At the time of the Norman conquest this place was held in royal demesne, and is called in Domesday book, Esseburn. King John granted it to William-de-Ferrars, Earl of Derby, but on the rebellion of his grandson, in the succeeding reign, it was seized by the crown, and given to Edmund, son of Henry III. It afterwards became the property of the Cokaynes, a very ancient family, whose principal residence was at Ashbourn Hall, for several generations; from this family it was purchased in 1671 by Sir Wm. Boothby, Bart., in the possession of whose family it remained until the death of the late Sir Wm. Boothby, Bart., in 1847, when it was divided and passed into other hands; the manor being purchased by a Mr. Craddock, in 1853, and the Hall, with about 90 acres of land, by Capt. Fredk. Holland , RN., in 1852, whose residence it now is. It is situated at the eastern extremity of the town, on a gentle declivity overlooking the park and gardens, which are laid out with great taste. The house underwent extensive repairs, and a few alterations were then made, but the old part of the house, that in which the Pretender and suite (in 1745,) are said to have lodged, on the occasion of his memorable march to Derby , still remains. On one of the doors is the name of one the officers (Sir Thos. Sheridan) written in chalk, and overlaid with white paint, still preserved as a relic. The Church, dedicated to St. Oswald, is a very fine cruciform structure, exhibiting good specimens of the first, second, and third periods of Pointed architecture. The greater portion of it was built in 1241, as is shown by an ancient brass inscription in the church. At the inter­section rises the tower, which is surmounted by a lofty octagonal spire, ribbed, and pierced with twenty lights, and attaining the height of 212 feet from the ground; its proportions are truly beautiful, and it is very justly styled “the pride of the Peak.” The chancel is the oldest portion of the fabric, and contains twelve lancet windows of rare proportions and beauty. The interior of the church, which is 180 feet in length, is very spacious, and will accommodate 1,400 persons. It was re-pewed and renovated in 1840, at a cost of £4,568, raised by subscription, except £400 granted by the Incorporated society for build­ing and repairing churches. The tower contains a peal of eight fine-toned bells, and an ancient Sanctus bell in the spire.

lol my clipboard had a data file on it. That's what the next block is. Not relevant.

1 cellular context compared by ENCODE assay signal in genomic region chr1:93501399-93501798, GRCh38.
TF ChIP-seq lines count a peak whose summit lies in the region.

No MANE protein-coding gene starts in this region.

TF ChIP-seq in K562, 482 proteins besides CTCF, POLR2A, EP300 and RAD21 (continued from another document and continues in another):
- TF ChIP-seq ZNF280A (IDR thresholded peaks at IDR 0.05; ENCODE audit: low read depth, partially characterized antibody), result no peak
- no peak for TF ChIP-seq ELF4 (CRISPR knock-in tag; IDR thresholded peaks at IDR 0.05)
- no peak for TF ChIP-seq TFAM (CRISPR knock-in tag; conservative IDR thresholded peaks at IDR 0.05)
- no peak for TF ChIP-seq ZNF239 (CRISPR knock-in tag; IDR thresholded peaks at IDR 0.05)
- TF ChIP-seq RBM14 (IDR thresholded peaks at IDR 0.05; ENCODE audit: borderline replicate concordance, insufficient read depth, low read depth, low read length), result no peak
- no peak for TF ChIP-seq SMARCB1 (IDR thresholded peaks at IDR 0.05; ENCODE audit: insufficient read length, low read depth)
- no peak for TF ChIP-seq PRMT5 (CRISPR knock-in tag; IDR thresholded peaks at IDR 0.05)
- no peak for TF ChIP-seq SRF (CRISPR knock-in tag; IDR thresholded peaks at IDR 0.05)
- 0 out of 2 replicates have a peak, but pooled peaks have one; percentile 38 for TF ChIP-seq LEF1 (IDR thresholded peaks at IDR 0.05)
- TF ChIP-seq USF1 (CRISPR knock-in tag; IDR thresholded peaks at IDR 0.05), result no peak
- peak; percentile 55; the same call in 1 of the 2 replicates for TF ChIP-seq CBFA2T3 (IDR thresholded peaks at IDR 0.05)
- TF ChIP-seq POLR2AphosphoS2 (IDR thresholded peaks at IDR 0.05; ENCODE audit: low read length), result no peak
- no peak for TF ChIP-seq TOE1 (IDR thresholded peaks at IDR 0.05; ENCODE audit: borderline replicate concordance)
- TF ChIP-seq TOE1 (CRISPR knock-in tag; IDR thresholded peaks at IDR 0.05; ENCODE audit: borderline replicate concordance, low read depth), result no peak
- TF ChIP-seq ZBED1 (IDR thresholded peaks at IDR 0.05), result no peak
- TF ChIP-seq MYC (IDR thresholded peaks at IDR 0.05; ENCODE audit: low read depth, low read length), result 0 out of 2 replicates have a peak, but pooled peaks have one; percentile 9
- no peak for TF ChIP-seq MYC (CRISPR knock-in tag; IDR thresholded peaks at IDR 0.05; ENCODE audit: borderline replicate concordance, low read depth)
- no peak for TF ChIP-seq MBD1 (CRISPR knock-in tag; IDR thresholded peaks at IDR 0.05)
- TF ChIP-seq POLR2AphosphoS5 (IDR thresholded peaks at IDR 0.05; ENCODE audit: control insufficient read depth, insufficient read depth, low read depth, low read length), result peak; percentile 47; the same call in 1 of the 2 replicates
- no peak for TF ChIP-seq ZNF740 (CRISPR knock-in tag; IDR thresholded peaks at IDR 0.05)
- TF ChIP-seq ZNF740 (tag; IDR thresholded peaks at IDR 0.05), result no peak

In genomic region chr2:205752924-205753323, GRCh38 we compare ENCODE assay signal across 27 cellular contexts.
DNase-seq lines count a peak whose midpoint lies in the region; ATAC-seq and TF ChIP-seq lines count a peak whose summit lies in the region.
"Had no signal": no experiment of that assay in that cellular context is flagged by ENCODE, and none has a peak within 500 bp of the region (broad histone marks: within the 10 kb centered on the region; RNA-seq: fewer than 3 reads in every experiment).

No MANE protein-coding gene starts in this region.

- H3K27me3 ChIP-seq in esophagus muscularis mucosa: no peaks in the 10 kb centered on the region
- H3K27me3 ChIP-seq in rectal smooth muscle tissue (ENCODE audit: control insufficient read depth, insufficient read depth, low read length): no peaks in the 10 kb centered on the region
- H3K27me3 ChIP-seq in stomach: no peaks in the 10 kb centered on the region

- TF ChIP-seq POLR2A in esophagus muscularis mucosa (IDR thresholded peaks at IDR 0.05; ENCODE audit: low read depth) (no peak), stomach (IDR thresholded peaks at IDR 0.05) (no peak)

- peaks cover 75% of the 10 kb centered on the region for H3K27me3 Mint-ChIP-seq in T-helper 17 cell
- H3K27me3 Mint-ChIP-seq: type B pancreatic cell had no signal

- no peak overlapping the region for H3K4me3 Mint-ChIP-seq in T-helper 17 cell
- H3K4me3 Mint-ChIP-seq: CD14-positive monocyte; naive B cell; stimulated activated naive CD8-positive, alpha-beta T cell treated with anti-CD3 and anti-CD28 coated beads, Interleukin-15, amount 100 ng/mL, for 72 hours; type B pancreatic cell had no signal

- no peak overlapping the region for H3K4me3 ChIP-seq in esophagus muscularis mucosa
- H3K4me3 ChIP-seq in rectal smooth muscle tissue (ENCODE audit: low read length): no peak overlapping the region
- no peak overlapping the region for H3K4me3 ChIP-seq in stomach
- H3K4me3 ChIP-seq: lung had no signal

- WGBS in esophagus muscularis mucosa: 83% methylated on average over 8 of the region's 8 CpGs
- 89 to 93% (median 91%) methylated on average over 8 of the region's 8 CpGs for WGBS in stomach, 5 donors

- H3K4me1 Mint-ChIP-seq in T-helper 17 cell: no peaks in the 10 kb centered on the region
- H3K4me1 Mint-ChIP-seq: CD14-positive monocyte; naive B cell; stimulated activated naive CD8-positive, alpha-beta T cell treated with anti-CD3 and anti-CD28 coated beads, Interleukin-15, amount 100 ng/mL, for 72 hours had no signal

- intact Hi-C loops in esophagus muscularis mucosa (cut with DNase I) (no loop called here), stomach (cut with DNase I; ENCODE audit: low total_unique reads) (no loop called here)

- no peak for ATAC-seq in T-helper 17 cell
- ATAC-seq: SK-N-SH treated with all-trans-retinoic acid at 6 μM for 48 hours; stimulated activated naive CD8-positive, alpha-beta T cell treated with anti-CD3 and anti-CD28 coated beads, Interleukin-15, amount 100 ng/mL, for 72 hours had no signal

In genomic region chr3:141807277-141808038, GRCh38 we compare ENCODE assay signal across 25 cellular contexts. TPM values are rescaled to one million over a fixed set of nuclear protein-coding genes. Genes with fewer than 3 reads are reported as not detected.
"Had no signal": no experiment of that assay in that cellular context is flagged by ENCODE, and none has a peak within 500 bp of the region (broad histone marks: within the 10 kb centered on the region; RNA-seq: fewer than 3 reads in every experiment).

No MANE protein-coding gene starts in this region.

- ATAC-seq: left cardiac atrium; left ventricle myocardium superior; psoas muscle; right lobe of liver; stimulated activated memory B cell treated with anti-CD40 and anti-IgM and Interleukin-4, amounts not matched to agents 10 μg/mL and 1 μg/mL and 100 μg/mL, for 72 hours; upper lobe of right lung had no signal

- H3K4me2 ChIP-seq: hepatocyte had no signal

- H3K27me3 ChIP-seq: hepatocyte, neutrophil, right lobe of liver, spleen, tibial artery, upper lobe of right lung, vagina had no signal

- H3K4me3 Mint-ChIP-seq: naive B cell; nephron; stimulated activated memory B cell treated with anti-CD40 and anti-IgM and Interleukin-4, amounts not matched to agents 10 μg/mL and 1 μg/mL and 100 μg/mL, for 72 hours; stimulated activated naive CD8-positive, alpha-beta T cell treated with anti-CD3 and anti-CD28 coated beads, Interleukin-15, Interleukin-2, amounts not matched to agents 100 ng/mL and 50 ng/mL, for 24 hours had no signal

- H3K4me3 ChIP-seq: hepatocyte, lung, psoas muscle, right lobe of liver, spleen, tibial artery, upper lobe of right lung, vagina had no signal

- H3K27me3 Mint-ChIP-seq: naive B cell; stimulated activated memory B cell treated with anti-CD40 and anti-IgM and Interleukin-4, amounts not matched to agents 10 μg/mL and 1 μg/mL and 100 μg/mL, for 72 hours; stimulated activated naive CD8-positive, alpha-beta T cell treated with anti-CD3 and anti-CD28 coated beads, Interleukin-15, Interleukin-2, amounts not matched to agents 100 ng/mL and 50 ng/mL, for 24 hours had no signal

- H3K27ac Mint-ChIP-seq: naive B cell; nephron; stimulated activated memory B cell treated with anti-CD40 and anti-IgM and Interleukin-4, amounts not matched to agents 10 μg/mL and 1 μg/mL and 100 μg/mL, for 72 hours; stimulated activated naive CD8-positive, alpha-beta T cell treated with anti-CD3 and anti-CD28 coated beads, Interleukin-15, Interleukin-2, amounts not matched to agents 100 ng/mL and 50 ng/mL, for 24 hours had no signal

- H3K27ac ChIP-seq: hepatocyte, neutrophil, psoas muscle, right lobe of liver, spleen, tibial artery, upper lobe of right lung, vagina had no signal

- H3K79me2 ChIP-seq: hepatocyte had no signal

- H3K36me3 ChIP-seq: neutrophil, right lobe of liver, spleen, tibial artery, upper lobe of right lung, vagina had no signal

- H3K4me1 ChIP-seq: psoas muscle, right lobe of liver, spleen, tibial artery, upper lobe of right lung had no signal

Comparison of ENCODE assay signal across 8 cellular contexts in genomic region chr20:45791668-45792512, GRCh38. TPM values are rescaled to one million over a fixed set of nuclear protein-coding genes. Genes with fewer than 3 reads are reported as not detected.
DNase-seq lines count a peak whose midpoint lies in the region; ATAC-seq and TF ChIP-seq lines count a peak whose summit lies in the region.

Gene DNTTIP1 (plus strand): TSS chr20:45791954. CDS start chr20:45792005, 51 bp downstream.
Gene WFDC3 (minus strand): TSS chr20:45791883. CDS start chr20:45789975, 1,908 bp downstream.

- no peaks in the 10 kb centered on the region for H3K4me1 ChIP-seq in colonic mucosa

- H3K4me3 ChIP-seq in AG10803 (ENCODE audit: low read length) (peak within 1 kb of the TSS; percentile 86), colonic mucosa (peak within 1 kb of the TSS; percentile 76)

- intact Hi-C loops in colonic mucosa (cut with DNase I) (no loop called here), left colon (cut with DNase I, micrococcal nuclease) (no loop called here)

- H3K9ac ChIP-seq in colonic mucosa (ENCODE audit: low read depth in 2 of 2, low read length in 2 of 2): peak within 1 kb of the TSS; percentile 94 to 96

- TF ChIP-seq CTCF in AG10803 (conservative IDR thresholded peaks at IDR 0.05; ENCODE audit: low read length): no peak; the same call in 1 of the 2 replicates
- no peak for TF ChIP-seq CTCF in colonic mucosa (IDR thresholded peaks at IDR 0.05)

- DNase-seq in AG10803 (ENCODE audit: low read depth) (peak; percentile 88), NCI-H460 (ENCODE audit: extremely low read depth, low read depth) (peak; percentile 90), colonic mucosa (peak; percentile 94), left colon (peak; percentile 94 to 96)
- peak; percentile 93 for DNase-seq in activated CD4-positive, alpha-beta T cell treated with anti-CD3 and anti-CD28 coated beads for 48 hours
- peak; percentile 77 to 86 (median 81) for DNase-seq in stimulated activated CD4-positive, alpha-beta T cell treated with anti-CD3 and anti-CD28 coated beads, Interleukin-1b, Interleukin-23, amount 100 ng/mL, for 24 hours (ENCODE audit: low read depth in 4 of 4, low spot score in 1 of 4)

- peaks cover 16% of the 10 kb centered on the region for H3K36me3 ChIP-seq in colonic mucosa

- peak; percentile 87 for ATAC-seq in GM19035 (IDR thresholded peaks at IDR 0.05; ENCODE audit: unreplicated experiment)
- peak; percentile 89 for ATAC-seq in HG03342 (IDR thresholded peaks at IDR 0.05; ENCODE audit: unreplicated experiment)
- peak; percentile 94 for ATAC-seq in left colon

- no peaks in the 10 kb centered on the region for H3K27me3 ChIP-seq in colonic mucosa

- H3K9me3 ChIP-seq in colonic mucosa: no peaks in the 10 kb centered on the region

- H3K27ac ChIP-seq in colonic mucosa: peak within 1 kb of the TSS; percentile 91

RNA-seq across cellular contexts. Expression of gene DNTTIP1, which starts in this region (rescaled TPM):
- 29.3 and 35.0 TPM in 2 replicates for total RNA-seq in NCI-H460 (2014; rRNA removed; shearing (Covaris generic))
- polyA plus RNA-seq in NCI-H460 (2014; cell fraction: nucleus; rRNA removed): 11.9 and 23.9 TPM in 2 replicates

There are several good monuments to the families of Bradburne, Boothby, Errington, &c., and the Cokayne chapel, which is lighted by two triple lancet windows of remarkable beauty, contains four altar tombs of much interest, two of which are surmounted by effigies in alabaster, the sides are much enriched with gothic tracery and figures of angels, oddly enough employed in holding shields charged with armorial bearings. Here is also a much admired monument by Banks, R. A., to the memory of Penelope, only child of Sir Brooke Boothby, Bart., who died in 1791, aged five years; the figure, which is recumbent, is exquisitely chiselled in Carrara marble; it is said that Chantry took his design for his well-known group in Lichfield Cathedral, from this monument.

The Rev. — Langton, Dean of Clogher, is interred here, he lost his life by falling with his horse down a precipice at Dovedale, in 1761, Miss Laroche was riding behind him on the same horse, but was providentially preserved, being caught in a bush in her descent. The circumstance of King Charles attending divine service in this church in 1645, is recorded in the parish register. The Churchyard is spacious, and has a fine broad walk running from end to end, between an avenue of Limes; it was enlarged in 1845, by G. H. Erring­ton, Esq. The living is a discharged vicarage, consolidated with the rectory of Map­pleton annexed, rated at £5 4s. 7d., in the parliamentary returns at £65 ; gross income, £300. The Bishop of Lichfield is patron; Geo. H. Errington, Esq., lay impropriator, and Rev. John Richd. Errington, M.A., vicar. The curates are the Revs. Launcelot Errington, Athur Duckworth, and John Worthington.

The Old Vicarage House, which was close to the church, and in a ruinous condition, was taken down in 1854, and a new site having been given by G. H. Errington, Esq., a good residence has just been erected at a considerable cost by the present vicar. It is prettily situated on an eminence at a short distance from the church, and commands some beautiful views; it is built of stone in the Jacobœan style of architecture, and when the grounds are completed, it will form a very pleas­ing object on approaching the town.